Carbon Sequestration, also known as carbon management technology, has been heralded by the Biden administration as a way to improve the nation’s climate change outlook. Its climate, health and tax law of 2022 contained a series of carbon capture incentives, plus an extension of a federal tax credit. Carbon capture also has bipartisan support in the nation’s capital. Senators Bill Cassidy, (R-Louisiana) and Rep. David Schweikert (R-Arizona) recently joined Democrat colleagues in introducing bills in both chambers to provide tax credits for companies that reuse carbon. All 3 members of North Dakota’s congressional delegation have been consistent supporters of carbon capture, citing its ability to make North Dakota a state that can meet the demands of business partners and financiers with environmental responsibility standards.

O’Leary points to several other industries that could be attractive to massive sovereign and pension funds that manage tens of billions of dollars. He says with recent hits to major financial services and technology companies, North Dakota’s tax-friendly environment has great appeal. “Qatar and the Saudis put about $50 billion bucks into Credit Suisse just 90 days ago. Today its worthless….So they’re looking at other sectors, and people are starting to say ‘What else can we invest in long term’, and that’s where North Dakota comes into play. You’ve got energy, carbon sequestration, you’ve got ag, ag tech, you have fantastic sources of energy like low-cost natural gas, you’ve got pharma; nobody knows how big that is here, manufacturing vaccines, biotech, Microsoft’s second largest campus in Fargo so you’ve got coding. There’s a ton of stuff that doesn’t have to be volatile, that’s longer term duration, that I think a lot of sovereign wealth and pension would be interested in investing in. So I’m looking for deals that diversify us.”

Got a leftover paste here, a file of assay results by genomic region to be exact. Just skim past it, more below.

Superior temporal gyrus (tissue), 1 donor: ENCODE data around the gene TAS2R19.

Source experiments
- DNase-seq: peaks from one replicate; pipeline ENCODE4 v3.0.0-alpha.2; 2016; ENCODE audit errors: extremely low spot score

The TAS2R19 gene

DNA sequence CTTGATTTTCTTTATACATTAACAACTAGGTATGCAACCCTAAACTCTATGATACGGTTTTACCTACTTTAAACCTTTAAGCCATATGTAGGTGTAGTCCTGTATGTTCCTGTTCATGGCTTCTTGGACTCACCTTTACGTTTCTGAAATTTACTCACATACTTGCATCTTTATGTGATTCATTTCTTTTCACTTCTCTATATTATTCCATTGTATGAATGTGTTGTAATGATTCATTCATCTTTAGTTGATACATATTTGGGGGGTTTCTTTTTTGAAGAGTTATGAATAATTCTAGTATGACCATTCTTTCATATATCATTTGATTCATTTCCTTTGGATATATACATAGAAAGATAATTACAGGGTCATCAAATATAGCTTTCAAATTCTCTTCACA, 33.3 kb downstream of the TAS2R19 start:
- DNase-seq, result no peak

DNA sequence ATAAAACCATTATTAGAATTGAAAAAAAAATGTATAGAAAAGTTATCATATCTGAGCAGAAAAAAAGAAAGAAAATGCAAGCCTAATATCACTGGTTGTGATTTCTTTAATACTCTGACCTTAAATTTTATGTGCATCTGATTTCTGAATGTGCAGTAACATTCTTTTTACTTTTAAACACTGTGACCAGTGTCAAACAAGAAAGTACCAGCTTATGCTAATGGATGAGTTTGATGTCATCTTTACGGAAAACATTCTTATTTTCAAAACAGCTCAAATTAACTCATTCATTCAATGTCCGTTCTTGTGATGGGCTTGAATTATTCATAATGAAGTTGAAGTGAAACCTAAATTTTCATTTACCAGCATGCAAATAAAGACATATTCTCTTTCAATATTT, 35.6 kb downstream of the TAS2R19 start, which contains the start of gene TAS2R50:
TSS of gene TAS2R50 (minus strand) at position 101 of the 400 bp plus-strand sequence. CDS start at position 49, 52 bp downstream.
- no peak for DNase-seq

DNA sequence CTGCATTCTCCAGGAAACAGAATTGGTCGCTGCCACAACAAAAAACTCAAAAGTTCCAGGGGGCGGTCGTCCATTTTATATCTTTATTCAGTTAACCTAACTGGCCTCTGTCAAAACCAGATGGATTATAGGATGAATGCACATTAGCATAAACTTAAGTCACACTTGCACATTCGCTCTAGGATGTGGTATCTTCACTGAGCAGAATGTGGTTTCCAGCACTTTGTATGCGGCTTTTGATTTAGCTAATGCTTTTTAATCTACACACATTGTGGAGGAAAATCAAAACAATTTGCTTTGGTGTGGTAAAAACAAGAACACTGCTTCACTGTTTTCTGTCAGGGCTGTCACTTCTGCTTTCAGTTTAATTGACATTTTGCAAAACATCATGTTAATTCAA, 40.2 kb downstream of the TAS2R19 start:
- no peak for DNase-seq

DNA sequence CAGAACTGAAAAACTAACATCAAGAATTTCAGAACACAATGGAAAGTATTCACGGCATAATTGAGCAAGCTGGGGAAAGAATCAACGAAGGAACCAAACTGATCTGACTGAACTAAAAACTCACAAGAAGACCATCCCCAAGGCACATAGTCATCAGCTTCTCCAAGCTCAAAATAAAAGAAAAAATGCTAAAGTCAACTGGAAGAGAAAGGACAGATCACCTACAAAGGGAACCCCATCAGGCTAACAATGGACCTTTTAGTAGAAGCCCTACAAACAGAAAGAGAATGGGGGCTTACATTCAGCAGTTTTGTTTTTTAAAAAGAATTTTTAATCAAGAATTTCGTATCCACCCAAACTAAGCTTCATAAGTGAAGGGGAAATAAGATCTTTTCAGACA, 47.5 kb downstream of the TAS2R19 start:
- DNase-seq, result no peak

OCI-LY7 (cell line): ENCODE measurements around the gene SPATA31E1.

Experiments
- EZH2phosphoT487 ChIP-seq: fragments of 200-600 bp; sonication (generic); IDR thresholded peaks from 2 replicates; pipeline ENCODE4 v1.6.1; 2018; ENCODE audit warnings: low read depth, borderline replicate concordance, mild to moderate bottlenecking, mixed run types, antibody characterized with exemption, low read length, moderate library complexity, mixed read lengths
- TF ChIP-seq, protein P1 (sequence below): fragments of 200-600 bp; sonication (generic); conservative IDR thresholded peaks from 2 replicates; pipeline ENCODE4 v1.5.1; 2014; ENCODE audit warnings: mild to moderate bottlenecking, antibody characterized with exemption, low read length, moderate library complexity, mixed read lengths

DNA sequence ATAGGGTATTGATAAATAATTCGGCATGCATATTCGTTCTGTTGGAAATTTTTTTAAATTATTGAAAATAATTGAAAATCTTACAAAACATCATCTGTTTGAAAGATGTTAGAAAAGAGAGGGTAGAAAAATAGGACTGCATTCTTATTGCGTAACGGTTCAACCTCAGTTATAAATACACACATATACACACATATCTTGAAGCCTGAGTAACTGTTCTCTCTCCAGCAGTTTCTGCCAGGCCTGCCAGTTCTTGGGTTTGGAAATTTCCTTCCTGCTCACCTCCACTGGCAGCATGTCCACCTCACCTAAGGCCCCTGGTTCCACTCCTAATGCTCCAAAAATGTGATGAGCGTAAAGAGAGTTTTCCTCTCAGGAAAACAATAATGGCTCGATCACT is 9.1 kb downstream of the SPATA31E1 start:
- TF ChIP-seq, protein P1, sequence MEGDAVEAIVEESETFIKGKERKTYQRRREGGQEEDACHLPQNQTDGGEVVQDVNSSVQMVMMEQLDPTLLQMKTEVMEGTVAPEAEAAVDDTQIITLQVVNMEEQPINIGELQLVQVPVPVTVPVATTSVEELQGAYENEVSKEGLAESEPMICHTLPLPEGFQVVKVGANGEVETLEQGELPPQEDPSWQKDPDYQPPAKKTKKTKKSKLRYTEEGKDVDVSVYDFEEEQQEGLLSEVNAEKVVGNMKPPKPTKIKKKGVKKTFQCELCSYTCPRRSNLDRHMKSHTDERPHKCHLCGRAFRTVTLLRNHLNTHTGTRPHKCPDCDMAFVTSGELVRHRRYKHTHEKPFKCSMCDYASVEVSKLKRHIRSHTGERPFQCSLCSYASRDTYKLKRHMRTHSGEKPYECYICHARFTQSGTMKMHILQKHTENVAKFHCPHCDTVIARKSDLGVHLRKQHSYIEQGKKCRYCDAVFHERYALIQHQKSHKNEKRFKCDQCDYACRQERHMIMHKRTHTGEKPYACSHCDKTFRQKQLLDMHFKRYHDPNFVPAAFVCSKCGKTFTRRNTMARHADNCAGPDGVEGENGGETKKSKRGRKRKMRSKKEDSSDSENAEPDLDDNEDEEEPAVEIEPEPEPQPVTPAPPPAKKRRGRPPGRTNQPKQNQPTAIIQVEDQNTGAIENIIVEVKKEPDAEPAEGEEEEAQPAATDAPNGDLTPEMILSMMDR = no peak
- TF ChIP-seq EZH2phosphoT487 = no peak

O’Leary says the state has stable economic sectors that would be of particular interest to investors who have been burned by industries that have proven volatile. “Cycles come through and for the last decade it’s been tech, tech, tech. I tell everybody that I lost 30 percent in one month. I mean, the price of Facebook, the granddaddy, went down almost 50 percent in 2 months. That doesn’t happen to the value of the land you grow wheat on or oats, this is the breadbasket of America. Those are the kind of investments I’m looking for. I want stuff that’s more stable.”